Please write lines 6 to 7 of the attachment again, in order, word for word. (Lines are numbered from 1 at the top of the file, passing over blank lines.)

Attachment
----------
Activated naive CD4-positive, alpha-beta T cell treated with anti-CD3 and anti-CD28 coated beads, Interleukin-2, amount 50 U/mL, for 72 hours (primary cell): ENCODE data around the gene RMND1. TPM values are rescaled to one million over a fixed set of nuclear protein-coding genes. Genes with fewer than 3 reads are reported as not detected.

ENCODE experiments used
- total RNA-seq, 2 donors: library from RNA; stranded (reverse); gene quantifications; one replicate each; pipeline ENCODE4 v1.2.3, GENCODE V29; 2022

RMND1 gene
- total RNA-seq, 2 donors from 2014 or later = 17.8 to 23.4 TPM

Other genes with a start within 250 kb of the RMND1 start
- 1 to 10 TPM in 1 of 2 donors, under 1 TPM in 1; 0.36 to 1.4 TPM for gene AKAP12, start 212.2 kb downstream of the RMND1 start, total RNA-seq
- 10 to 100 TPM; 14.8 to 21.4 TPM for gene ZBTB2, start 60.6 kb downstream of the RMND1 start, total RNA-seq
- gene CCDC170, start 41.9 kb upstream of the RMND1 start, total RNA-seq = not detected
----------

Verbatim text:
Other genes with a start within 250 kb of the RMND1 start
- 1 to 10 TPM in 1 of 2 donors, under 1 TPM in 1; 0.36 to 1.4 TPM for gene AKAP12, start 212.2 kb downstream of the RMND1 start, total RNA-seq